Tuesday 4 June 2024

Blackwaterfoot Revisited 1st June 2024

It is fair to say that, although Sanderlings are seen passing through Arran on migration every year, this year seems to have been exceptional in the numbers seen so far.The latest Arran Bird Report for 2023 confirms them as a 'Regular passage migrant' in both Spring and Autumn but of the two sightings recorded in May and June 2023, the first was of two and the latter four individuals

The thirty strong flock I saw on 28th May was therefore out of the ordinary. The flock has decreased in the ensuing days as presumably some individuals recommenced their northward migration so that by today there were only nineteen present.The Little Stint that accompanied the original flock was last seen on the 30th May so it was now just the remaining Sanderlings with a few Dunlins, Ringed Plovers and Turnstones to keep me occupied on a glorious early morning of sunshine

The Sanderlings behaviour had changed as they no longer seemed interested in feeding on the rotting seaweed. This may have had something to do with the tide which was far out, exposing many limpet and barnacle encrusted rocks and pools of seawater which in turn persuaded the Sanderlings to develop a preference for feeding amongst the rocks where  they could be very hard to discern due to their cryptic plumage and the cover provided by the rocks.

Eventually they appeared to grow tired of feeding and congregated on rocks at the edge of the distant sea and after a spell of preening settled down to sleep and rest These most sociable of birds becoming quiet and gradually huddling together to form a compact group.

The distinctive white rump of a House Martin averted my gaze as it flew a low circuit over the dead seaweed in front of me and finally, after two more hesitant flypasts, found the confidence to land and collect up a beakful of rotten wet weed and sand which it then flew off with to a nearby house where it was constructing a nest under the eaves. It quickly returned to repeat the process being joined by another, possibly its mate.They continued to land and gather beakfuls of material and then ferry their load to the house.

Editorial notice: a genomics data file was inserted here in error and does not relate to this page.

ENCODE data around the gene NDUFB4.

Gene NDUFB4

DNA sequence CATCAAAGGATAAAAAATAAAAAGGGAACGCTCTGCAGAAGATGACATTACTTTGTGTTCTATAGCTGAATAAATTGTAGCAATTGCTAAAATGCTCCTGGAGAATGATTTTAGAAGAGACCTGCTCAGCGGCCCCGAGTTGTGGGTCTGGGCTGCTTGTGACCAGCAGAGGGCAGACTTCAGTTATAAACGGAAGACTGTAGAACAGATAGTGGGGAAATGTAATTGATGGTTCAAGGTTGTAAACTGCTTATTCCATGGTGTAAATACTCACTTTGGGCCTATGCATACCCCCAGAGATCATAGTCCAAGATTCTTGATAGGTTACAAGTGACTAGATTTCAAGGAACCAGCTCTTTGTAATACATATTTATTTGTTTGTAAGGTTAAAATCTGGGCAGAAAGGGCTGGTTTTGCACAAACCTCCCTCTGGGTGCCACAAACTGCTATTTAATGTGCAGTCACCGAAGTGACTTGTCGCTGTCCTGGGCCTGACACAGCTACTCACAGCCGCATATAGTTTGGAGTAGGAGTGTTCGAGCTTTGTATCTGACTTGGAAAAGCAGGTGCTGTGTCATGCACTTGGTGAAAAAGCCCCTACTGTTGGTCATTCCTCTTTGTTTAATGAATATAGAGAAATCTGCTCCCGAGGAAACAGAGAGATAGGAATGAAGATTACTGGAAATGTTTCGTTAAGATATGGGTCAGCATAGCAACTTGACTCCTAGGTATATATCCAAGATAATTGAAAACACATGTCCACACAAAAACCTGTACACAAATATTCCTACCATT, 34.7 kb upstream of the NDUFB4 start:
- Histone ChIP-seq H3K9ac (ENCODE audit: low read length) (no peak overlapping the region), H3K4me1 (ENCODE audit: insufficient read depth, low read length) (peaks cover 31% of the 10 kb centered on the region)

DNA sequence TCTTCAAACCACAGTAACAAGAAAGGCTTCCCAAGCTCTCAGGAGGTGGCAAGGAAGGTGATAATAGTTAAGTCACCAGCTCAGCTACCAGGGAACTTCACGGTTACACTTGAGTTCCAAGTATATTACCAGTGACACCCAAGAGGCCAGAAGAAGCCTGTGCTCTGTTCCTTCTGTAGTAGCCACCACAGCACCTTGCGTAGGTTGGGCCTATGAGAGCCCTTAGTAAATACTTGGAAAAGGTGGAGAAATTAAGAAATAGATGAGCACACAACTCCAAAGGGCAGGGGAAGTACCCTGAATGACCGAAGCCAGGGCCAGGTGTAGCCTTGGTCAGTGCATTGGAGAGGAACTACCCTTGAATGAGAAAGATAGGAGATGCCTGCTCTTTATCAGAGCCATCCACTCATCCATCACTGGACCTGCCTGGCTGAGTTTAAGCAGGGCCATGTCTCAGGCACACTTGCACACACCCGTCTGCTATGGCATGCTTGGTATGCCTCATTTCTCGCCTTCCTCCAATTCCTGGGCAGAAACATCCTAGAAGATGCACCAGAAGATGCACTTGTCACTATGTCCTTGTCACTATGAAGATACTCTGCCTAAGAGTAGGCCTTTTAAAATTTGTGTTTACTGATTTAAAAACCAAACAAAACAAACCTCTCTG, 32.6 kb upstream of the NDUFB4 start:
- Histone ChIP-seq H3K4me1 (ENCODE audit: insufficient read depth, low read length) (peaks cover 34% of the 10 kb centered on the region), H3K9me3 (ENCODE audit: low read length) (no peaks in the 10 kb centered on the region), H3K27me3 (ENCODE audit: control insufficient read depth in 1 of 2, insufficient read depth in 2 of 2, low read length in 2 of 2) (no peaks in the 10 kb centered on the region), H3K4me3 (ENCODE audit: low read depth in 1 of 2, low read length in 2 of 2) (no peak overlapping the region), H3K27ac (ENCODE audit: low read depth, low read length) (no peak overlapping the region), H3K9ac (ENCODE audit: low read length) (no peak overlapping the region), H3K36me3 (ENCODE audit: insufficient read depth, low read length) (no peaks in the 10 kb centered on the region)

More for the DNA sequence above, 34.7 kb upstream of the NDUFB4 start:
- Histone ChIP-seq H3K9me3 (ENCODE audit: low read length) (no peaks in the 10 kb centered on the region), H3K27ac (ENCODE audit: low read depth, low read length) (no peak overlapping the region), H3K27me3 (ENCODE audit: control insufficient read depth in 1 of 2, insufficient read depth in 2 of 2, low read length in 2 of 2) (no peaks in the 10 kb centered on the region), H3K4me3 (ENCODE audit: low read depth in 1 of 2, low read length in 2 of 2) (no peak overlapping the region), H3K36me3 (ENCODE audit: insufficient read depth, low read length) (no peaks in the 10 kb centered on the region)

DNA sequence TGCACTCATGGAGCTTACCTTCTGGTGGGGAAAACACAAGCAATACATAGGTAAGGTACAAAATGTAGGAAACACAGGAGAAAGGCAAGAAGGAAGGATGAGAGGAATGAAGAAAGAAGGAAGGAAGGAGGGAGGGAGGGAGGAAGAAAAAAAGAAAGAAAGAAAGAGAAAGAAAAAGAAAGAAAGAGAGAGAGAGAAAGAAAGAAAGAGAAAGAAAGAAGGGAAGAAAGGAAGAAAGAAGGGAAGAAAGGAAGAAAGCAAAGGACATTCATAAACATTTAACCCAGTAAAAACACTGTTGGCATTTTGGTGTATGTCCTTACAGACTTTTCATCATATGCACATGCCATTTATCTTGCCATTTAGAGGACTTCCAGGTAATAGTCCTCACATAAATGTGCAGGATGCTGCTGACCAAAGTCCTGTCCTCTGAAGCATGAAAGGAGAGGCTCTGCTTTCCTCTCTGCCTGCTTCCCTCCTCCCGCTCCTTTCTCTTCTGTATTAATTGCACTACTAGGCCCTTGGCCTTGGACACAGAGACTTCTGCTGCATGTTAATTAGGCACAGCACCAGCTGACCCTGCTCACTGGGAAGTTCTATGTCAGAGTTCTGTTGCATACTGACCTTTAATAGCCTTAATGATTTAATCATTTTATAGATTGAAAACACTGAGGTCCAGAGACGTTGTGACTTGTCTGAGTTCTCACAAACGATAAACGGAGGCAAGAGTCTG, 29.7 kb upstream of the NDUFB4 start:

This activity was noticed by  other martins too, so that there were up to six House Martins coming to gather nest material. They never remained long on the ground, half a minute at the most, often less. For a bird that spends so much of its life in the air it must feel particularly vulnerable on the ground and they obviously were only coming to earth out of necessity.

They were noticed by a couple of Swallows which joined the martins in the gathering of nest material.I made the most of this unexpected and unusual opportunity to observe at close quarters these migrants that have travelled from distant Africa to raise their young on Blackwaterfoot's shores.

When the birds were on the ground, albeit briefly, it was possible see the differing shades of iridescence on their upperparts, In the case of the Swallows royal blue while the martins appeared more midnight blue.  If a bird turned, it was as if a light had been switched off as the sun no longer caught the iridescence and the plumage appeared black. 

It also gave a rare opportunity to observe the legs and feet of the birds.The swallows were bare and short, the martins also short but covered in white feathering,

On a sunlit shore to the sound of the sea's gentle distant murmur as Blackwaterfoot awoke behind me, for the next hour I watched the martins and swallows go about the business of collecting material for their nests.

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